Predicting velocities and turbulent exchange in isolated street canyons and at a neighborhood scale
Author(s)Hall, Terianne C
study of fluid dynamics at the neighborhood scale
Massachusetts Institute of Technology. Dept. of Mechanical Engineering.
Leslie K. Norford.
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Urban planners need a fast, simple model to assess the impact of early design phase iterations of neighborhood layout on the microclimate. Specifically, this model should be able to predict the expected urban heat island intensity and the locations in neighborhood layouts that are prone to pollutant retention. Current models are inadequate for this purpose because they use computationally intensive techniques to solve for flow through a neighborhood and often require a strong technical background for effective use of the models. In this thesis, we use analytical equations and empirical relationships to calculate the expected wind speeds in isolated, idealized street canyons. We demonstrate that flow in street canyons is driven by momentum exchange with the air above. We discuss the importance of flow separation and turbulent exchange between the urban canopy layer and the urban boundary layer for removing heat and pollutants from street canyons. Next, we introduce a method to parameterize this exchange and extend this work to more realistic street canyons and idealized neighborhoods. We evaluate this work using computational fluid dynamics and comparison to experimental results and models from the literature. We examine cases where the flow is influenced by buoyancy effects and assess the applicability of our work in these situations. Finally, we address how this work could be further developed into generalized planning guidelines and incorporated into a comprehensive model for urban planners.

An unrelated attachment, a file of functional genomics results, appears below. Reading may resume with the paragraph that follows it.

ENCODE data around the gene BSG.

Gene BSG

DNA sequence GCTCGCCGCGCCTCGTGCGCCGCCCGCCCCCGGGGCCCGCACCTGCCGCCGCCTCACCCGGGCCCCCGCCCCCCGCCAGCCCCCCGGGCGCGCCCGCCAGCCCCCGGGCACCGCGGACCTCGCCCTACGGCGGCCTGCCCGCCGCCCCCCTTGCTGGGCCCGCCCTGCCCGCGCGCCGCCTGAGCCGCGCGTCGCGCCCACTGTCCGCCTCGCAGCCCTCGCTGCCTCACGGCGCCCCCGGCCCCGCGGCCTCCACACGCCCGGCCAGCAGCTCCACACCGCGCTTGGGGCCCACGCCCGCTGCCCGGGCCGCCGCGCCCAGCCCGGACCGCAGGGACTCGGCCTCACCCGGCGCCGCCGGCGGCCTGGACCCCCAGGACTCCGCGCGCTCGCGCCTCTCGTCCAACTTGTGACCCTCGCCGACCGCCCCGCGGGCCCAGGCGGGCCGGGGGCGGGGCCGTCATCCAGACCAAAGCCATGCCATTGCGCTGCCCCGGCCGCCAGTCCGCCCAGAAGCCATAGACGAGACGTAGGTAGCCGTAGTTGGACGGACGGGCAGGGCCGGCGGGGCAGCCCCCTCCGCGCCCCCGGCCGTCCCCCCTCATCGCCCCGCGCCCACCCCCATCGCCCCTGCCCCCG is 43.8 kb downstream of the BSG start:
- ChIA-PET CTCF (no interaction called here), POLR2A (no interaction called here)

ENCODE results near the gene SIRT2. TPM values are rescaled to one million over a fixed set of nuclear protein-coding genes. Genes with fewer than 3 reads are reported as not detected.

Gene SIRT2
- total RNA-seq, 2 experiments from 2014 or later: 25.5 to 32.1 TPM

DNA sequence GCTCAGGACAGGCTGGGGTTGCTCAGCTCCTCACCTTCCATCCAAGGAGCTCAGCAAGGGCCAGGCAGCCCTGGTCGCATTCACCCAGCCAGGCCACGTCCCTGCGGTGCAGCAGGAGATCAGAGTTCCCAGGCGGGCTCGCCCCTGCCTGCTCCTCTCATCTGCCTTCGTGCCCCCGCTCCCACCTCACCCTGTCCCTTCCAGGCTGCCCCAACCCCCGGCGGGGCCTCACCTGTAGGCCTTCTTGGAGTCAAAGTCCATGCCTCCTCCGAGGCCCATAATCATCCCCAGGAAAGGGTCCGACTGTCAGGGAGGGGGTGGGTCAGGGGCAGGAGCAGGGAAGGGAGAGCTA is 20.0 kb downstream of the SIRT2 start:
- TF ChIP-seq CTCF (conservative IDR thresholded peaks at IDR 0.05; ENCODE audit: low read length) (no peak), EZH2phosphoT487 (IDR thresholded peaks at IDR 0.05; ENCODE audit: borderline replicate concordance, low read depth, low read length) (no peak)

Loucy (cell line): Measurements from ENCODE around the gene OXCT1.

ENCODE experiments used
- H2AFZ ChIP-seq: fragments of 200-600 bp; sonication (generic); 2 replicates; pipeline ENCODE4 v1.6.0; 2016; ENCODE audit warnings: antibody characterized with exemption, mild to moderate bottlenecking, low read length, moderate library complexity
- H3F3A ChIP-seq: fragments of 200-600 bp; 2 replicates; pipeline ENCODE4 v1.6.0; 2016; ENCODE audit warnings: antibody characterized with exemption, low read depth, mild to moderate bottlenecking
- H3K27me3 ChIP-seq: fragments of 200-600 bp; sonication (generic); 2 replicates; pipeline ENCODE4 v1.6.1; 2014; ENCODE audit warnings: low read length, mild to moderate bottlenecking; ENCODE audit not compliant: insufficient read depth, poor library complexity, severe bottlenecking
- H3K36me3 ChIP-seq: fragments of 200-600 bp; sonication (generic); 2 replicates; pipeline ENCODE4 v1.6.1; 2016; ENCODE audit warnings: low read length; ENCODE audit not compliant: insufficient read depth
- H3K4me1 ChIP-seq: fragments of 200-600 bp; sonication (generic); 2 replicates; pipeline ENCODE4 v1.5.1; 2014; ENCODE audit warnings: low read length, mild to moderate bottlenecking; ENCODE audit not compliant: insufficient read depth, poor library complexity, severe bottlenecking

Thesis (S.M.)--Massachusetts Institute of Technology, Dept. of Mechanical Engineering, 2010.Cataloged from PDF version of thesis.Includes bibliographical references (p. 127-130).
DepartmentMassachusetts Institute of Technology. Department of Mechanical Engineering
Massachusetts Institute of Technology